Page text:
Tonight sees the return of Channel 5 cop series Suspects. Starring Fay Ripley, Damien Molony and Clare-Hope Ashitey, the broadcaster’s first original drama in eight years focuses on the procedural – but not in a manner us TV viewers are accustomed to. The entire script is improvised. Now, we know what you’re thinking but, take it from us, this works. The first series found itself up against BBC2’s terrific Line of Duty and, frankly, didn’t get the attention it deserved.
Now Ripley’s DI Martha Bellamy is back, flanked by DS Jack Weston (Molony) and DC Charlie Steele (Ashitey). We spent a day on the set of Suspects to see what all of the fuss was about…
How do you go about filming a show like Suspects?
Fay Ripley: It’s only improvised on a level. There’s no script but there are strict guidelines. You can’t really freefall off the point because they’ll only cut it. We’ve got good at knowing what they want us to do so there’s a bit of a knack to it. We’re not making it up as we go along. We’re not suddenly in mid interview deciding that actually they didn’t use a gun, they smothered them with a pillow.
So, filming must be pretty full on?
Damien Molony: It’s been two and a half weeks of pulling your hair out, feeling shattered and trying to remember suspects’ names. It’s brilliant fun and when we finish in a week’s time, we’ll miss it.
Clare-Hope Ashitey: You can’t be totally prepared. If you are, it loses something. It’s kind of terrifying but you realise that’s the magic.
It must have required a giant leap of faith when you first signed up to Suspects?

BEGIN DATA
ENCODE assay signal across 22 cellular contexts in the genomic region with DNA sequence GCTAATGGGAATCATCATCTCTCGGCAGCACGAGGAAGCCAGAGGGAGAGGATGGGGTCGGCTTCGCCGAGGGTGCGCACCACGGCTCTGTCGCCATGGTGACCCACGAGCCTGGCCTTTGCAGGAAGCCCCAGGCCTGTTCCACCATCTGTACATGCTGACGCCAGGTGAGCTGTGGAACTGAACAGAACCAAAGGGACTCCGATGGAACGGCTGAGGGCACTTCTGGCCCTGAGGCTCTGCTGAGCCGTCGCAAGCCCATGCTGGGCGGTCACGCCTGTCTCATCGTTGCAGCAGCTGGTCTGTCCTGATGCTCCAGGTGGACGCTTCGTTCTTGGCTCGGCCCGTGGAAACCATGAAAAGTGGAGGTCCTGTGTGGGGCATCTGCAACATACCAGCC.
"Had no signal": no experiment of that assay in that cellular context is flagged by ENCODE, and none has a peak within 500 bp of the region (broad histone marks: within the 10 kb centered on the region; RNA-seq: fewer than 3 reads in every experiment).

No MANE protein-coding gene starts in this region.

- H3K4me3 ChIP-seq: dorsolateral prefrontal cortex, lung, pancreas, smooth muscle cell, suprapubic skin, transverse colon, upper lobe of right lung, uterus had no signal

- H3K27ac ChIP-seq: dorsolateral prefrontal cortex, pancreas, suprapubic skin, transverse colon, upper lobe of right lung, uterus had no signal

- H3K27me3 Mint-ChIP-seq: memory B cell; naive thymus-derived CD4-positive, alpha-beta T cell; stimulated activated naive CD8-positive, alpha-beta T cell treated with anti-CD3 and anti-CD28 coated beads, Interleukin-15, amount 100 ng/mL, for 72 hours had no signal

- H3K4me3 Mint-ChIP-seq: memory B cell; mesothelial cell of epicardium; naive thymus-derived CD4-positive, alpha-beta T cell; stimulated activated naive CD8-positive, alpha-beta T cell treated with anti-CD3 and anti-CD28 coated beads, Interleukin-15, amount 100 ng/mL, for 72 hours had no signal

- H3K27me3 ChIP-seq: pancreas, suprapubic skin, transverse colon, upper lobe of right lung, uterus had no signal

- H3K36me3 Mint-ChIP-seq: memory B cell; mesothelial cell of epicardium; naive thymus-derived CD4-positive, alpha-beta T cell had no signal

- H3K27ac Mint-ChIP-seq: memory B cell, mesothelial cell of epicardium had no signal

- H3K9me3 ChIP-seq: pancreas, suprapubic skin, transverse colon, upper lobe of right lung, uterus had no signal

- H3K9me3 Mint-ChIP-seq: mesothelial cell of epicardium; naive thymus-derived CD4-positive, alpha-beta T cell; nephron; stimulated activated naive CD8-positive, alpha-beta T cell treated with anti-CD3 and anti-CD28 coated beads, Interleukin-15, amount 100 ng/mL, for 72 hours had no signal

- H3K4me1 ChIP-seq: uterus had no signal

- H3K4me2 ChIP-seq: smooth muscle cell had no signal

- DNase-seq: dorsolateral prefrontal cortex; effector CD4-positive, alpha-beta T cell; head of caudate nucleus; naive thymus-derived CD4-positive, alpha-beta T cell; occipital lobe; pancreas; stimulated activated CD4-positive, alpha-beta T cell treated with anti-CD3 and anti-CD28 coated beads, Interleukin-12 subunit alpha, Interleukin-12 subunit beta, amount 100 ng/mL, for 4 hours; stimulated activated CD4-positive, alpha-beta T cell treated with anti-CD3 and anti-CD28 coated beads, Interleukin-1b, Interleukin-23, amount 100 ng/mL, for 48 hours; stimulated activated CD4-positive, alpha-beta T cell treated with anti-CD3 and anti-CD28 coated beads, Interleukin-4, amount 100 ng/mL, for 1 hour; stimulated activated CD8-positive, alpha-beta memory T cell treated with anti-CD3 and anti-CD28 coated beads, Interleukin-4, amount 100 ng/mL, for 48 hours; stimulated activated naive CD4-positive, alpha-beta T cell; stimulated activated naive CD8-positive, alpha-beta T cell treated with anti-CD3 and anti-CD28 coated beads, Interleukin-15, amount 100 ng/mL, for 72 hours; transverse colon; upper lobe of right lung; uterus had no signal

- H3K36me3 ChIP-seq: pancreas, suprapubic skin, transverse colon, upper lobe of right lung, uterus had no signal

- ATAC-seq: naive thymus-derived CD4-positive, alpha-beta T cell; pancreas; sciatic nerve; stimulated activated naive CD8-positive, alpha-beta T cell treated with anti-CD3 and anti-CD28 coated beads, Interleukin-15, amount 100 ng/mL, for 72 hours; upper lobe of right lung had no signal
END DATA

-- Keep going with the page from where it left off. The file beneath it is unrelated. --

FR: As much as I’m scared of doing something different, I’m much more attracted to doing something new than I am to doing the same old s**t. Things have attracted me in my career and life where there’s a risk involved. I write cookbooks – many people have told me not to do that as well. I don’t know about the others but you weigh these things up and think this could be a massive mistake or really good.
Have you picked up loads of impressive police facts?
DM: We have a police advisor called Steve. I just did a scene before lunch and I came in and thought I’d absolutely smashed it. He was sitting right there and looked at me and said ,”You never leave a prisoner on their own. If he runs off that’s seven days pay for a police officer.”
C-HA: I left a prisoner as well before lunch! They didn’t say cut so I didn’t know what to do.
Will we be seeing more of your characters’ private lives?
FR: We are investigating a crime and the people who committed it are all the emotions you want to think of – scared, jealous, angry, hurt, panicked. That’s what you’re required to do as a criminal but as a policeman, you’re not allowed to be emotional, scared or panicked. It would be weird. There are policeman who are allowed to do that but those are in other shows where you get to see their inner world. You will never, ever go home with us. Every other cop show you’ll get in the car and go home and see them cry at the end of their bed when they’ve had an awful day. You’ll see them have an affair and divorce their husband but you’ll see none of that in this show because that’s not the point of it.